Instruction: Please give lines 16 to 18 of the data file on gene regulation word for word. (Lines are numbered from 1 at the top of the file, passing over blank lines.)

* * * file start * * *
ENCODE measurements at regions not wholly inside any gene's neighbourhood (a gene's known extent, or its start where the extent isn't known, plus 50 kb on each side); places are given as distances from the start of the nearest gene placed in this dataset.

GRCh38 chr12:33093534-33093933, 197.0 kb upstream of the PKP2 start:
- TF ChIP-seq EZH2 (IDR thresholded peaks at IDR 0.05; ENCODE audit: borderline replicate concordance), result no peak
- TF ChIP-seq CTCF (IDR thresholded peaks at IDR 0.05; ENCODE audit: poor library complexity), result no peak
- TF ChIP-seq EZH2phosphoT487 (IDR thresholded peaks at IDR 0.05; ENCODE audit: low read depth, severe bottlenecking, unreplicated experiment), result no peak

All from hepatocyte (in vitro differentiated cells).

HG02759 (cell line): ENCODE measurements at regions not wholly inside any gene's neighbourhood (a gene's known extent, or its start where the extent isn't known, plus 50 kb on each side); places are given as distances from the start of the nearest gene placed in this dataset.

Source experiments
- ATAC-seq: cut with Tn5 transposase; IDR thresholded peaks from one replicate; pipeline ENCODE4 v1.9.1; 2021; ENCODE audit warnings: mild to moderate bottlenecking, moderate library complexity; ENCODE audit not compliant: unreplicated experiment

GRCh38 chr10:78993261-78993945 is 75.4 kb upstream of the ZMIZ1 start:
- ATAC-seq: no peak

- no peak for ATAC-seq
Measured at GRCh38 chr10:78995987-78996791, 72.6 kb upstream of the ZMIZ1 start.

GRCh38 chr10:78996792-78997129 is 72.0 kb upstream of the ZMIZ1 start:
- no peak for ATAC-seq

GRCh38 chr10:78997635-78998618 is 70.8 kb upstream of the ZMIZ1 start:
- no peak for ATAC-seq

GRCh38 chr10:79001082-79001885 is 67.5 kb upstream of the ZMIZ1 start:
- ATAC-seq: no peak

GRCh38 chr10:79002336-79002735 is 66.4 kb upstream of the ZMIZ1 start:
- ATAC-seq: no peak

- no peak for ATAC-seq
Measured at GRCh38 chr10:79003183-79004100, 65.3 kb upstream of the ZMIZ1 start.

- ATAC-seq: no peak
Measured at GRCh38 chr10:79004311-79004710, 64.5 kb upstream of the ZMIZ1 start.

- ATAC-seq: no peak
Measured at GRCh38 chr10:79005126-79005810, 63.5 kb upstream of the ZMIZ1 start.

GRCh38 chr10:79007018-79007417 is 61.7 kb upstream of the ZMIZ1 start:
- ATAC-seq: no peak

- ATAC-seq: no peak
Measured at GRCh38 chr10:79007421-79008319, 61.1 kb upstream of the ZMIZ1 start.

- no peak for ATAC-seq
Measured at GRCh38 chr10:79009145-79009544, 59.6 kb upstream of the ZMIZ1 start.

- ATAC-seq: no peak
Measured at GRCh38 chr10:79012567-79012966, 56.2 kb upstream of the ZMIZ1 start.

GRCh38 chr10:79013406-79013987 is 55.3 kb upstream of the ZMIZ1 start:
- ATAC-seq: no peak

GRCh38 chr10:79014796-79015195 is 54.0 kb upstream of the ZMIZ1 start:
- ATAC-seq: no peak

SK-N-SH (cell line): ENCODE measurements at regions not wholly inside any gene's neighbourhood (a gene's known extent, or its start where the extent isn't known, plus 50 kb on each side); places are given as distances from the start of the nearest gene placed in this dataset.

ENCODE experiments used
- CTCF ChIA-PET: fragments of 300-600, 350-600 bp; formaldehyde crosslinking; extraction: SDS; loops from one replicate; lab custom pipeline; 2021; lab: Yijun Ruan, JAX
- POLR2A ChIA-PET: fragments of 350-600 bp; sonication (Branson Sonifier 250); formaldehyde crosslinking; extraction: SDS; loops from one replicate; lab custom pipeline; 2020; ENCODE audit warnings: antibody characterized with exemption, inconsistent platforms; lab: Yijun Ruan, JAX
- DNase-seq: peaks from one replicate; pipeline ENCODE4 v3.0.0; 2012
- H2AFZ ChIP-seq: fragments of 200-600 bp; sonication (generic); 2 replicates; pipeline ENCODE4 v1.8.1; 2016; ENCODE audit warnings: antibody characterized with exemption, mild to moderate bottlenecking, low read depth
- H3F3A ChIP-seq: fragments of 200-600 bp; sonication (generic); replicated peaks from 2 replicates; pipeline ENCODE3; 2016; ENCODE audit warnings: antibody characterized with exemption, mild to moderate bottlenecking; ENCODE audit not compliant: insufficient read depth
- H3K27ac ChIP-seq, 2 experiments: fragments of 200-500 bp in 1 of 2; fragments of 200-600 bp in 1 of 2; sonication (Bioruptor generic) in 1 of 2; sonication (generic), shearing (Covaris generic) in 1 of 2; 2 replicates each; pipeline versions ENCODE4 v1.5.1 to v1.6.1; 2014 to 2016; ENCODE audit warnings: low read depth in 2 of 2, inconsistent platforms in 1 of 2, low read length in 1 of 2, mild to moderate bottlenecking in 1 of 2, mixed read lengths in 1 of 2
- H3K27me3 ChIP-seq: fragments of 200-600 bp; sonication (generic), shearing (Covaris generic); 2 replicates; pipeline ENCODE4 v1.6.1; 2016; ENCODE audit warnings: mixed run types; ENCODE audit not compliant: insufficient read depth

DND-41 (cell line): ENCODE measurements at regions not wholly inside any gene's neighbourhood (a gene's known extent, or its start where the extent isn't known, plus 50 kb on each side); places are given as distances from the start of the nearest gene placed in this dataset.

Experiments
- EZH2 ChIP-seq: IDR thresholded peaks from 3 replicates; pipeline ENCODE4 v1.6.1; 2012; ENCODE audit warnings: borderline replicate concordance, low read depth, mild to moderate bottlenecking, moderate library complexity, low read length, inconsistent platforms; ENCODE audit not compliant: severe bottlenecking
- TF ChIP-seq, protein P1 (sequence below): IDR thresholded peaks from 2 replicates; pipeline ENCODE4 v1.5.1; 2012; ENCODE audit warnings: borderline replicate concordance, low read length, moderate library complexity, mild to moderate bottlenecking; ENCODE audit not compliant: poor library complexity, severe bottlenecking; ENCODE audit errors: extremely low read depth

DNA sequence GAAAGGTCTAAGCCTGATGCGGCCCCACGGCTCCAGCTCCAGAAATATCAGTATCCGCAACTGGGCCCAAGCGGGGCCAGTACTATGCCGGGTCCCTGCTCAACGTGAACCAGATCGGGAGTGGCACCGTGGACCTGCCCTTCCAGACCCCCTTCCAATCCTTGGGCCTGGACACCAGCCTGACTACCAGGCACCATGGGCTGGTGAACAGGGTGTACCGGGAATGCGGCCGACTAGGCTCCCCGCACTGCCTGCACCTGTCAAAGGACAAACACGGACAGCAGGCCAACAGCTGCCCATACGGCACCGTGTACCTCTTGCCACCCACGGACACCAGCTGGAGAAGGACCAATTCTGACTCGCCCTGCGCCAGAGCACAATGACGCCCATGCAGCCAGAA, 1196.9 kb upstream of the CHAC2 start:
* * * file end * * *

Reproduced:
GRCh38 chr10:78997635-78998618 is 70.8 kb upstream of the ZMIZ1 start:
- no peak for ATAC-seq

GRCh38 chr10:79001082-79001885 is 67.5 kb upstream of the ZMIZ1 start: